security forces have this equipment;
The Iraqis had an inexperienced military chain of command
and weak ministries of Defense and Interior. Today, both are improving, but
they have a way to go;
They had weak unit cohesion and insufficient mid-level
leadership. Today, leaders at all levels are stepping forward;
A year ago, six Iraqi Army battalions were in training.
Today, dozens of trained battalions are capable of conducting anti-insurgent
operations with Coalition support;
Large sections of the country, including much of the
north and south, are relatively peaceful and essentially under the control
of Iraqi security forces; and
Responsibility for what had been one of the most
dangerous neighborhoods in Baghdad was recently turned over to the Iraqi
security forces, and has been relatively free of serious violence.
Finally, the question is asked: when can the Coalition
leave? And should Congress establish a deadline to withdraw?
Some in Congress have suggested that deadlines be set for withdrawal. That
would be a terrible mistake. It would throw a lifeline to terrorists who in
recent months have suffered significant losses in casualties, been denied
havens, and suffered weakened popular support.
Let me be clear: the United States made a commitment to finish the job and we
must do so. Timing in war is never predictable -- there are no guarantees. We
can and will prevail, but only if we persevere. Any who say we have lost or
are losing are flat wrong. We are not.
Coalition military personnel are in Iraq at the request of the Iraqi
government and consistent with U.N. Security Council Resolution 1546. The
objectives of the overwhelming majority of Iraqis and the Coalition are the
same: a peaceful and prosperous Iraq with a representative government. Even
today, that is a radical notion in the Middle East. And the fact that that is
a new approach is going to result in occasional confusion, resistance, and
difficulties. We understand that.
Iraq was a violent place long before its liberation, and there may undoubtedly
be some violence in Iraq after Coalition forces depart. But success in this
effort cannot be defined as domestic tranquility. Rather, success will be when
there is a free Iraq, where Iraqis are the guarantors of their own security,
with minimal Coalition involvement. And that will be a truly historic
The amount of time this will take is not knowable.
The timing must be condition based. It will depend on:
· The extent to which various ethnic factions reconcile -- and they are
now doing so in impressive ways;
· The level of support from the international community -- and it is
growing. The U.N. and NATO, for example, are increasing their commitments. And the international conference on Iraq that recently took place in Brussels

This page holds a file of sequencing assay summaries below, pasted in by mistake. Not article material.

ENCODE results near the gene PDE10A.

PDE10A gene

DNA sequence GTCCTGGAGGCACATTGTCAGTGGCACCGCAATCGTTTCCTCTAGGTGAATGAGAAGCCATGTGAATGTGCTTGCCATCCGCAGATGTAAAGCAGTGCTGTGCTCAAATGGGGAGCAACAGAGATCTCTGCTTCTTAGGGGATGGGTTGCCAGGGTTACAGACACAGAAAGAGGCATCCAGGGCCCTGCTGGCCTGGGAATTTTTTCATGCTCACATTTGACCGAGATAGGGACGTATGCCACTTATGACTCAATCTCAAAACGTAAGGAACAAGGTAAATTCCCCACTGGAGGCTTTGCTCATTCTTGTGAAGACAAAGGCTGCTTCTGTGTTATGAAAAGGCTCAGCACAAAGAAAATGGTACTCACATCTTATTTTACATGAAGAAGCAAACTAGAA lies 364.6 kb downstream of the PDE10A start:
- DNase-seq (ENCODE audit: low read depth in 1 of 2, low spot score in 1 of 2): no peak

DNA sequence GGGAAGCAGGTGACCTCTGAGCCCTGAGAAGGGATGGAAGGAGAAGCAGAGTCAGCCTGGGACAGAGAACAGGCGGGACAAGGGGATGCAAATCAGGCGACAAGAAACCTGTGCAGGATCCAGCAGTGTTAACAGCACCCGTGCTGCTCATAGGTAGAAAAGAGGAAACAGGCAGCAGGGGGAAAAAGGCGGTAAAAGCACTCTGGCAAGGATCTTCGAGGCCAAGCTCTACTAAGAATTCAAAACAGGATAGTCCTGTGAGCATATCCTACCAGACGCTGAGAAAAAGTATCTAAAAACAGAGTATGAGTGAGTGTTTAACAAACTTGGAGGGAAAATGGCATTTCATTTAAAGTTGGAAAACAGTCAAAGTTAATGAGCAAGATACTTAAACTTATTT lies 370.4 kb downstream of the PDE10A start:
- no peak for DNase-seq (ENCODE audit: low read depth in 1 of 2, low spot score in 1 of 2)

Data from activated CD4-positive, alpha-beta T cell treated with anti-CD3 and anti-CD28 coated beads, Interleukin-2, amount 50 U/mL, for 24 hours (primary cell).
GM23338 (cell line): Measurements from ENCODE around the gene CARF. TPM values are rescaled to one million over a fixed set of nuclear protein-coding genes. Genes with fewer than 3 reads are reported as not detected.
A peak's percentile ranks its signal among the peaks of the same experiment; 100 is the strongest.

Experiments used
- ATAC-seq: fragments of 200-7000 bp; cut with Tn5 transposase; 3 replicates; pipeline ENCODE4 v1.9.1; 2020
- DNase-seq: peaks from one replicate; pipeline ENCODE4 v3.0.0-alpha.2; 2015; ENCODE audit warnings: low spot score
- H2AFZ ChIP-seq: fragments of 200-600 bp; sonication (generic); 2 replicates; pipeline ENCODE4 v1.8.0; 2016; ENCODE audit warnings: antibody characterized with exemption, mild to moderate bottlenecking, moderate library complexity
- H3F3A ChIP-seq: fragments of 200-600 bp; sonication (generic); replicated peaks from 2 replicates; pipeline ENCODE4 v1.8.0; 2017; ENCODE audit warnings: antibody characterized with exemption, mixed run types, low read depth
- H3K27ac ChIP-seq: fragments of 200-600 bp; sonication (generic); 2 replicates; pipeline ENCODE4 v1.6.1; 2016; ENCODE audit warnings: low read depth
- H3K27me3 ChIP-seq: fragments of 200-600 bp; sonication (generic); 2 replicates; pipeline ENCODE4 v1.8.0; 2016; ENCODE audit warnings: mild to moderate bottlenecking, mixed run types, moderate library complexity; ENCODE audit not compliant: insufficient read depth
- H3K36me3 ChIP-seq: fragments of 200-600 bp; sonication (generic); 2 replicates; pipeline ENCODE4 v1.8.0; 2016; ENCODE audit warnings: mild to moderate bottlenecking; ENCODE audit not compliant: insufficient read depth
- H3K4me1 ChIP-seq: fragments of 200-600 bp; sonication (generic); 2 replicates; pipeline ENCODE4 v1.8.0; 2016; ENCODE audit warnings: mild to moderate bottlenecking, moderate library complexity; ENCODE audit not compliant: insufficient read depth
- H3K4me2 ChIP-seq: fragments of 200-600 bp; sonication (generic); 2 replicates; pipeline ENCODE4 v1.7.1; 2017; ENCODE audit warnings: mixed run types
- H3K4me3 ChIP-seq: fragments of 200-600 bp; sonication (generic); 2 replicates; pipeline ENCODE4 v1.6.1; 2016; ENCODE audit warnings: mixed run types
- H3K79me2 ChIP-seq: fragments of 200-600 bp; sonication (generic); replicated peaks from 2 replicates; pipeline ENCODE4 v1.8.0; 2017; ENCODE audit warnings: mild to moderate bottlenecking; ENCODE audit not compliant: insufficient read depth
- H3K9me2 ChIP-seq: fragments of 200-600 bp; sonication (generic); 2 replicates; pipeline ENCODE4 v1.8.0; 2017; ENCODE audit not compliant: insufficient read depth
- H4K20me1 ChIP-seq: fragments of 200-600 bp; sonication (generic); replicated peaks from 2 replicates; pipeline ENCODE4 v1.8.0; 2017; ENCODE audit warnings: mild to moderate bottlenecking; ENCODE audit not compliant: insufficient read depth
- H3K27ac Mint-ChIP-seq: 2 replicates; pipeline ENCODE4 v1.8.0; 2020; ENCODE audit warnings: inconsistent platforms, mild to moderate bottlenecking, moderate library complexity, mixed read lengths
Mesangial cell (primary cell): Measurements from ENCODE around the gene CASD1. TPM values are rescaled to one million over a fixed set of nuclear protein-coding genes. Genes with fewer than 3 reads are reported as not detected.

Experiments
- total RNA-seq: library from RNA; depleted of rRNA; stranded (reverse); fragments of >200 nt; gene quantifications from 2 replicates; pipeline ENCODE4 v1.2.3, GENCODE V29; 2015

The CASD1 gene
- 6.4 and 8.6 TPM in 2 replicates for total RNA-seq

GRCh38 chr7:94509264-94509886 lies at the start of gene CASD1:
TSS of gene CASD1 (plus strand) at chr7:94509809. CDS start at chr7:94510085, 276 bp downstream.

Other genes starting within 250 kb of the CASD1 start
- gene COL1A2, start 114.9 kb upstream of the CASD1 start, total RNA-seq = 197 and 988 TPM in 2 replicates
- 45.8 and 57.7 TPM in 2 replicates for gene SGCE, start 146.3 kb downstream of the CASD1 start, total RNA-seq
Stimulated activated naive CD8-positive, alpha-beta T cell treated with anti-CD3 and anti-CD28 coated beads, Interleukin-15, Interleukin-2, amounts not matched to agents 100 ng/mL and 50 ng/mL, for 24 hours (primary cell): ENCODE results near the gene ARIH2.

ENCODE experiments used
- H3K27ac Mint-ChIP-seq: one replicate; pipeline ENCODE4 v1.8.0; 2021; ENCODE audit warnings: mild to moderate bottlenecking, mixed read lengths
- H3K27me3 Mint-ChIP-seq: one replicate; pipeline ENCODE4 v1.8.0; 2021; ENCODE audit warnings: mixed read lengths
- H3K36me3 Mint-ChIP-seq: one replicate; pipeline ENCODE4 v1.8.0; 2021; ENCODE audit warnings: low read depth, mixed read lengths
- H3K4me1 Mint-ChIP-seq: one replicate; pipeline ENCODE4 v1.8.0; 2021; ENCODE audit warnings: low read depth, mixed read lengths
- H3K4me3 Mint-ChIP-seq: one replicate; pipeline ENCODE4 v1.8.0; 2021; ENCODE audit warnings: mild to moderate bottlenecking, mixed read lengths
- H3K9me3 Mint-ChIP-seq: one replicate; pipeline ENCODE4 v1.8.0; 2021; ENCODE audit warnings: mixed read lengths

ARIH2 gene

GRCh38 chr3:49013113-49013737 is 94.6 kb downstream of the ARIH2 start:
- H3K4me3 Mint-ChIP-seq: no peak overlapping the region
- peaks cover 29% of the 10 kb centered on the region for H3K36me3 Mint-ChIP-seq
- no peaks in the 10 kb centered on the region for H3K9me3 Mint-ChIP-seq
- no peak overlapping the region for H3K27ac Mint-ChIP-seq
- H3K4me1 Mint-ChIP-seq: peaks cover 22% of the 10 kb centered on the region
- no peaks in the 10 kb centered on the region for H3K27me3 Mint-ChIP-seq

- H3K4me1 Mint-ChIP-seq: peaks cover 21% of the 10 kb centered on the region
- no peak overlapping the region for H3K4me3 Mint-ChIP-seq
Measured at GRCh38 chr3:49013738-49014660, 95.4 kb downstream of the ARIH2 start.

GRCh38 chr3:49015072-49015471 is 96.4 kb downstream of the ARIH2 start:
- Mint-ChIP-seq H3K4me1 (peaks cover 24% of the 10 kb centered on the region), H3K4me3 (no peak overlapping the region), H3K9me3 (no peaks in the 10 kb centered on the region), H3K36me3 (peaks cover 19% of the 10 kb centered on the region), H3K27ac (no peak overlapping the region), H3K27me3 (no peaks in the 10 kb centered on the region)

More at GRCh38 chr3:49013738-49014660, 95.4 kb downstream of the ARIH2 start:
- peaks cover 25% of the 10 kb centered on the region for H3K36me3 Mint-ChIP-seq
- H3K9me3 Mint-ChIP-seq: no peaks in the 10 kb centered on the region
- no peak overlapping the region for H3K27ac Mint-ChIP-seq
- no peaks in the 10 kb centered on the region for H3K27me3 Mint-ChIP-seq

elicited strong political statements of support for the emerging Iraqi
· And the timing will also depend on Iraq’s neighbors, whose behavior
continues to be unhelpful.
Insurgents continue to come into Iraq from Syria and Iran. Nations that serve
as conduits for mass murderers are not friends of the Iraqi people, or of the
United States, or of the civilized world.
One final point. Someone recently asked me about the differences between my
current tenure as Secretary of Defense and my previous tenure some 30 years
ago. One thing that has remained the same is the tendency in some quarters to
blame America for the world’s troubles.
Well, I’m not one who wakes up every morning seeking ways to suggest that
America is what’s wrong with the world. The people who are going on television
chopping off people’s heads or using disabled children as suicide bombers --
they are what’s wrong with the world. The violent extremists that killed 3000
innocent men, women and children on September 11th are what’s wrong
with the world.
In every war, there are individuals who commit wrongdoing. And there are
mistakes, setbacks, and hardships.
noted historian and author, David McCullough, recalled the year 1776 as “the
most important year in the most important conflict in our history.” He said:
“If it had
been covered by the media and the country had seen how horrible the conditions
were ... and what a very serious soup we were in, I think that would have been
Similarly in 1864, many -- including President Lincoln himself -- believed he
would lose the upcoming election due in part to the slew of criticisms he
received for his prosecution of the Civil War. Speaking to an Ohio regiment,
President Lincoln said:
"I wish it might be more generally and universally understood what the country
is now engaged in. There may be mistakes made sometimes; and things may be
done wrong, while the officers of the Government do all they can to prevent
mistakes. But I beg of you, as citizens of this great Republic, not to let
your minds be carried off from the great work we have before us."
That was sound advice then -- and it is wise counsel today.
Today’s servicemen and women, like the generations before them, are performing
noble work. Though some pundits and observers -- non-participants -- have
criticized the American military with irresponsible comparisons and purple
rhetoric, those of us who work with the men and women in the U.S. Armed Forces
Our fellow citizens in uniform serve with great compassion and professionalism
amid danger and provocation. We should not allow the actions of a few to
distract us from the mission we face. Or from the necessity to succeed.
To all U.S. military personnel, to their families who sacrifice while
Guardsmen and Reservists are deployed in battle, I offer my fullest
And one day, all those who have made sacrifices on behalf of this cause -- and
the American people who support their important work -- will find a place of
honor in our country’s history and they will have won the appreciation and
respect that they have richly earned.
Thank you, Mr. Chairman.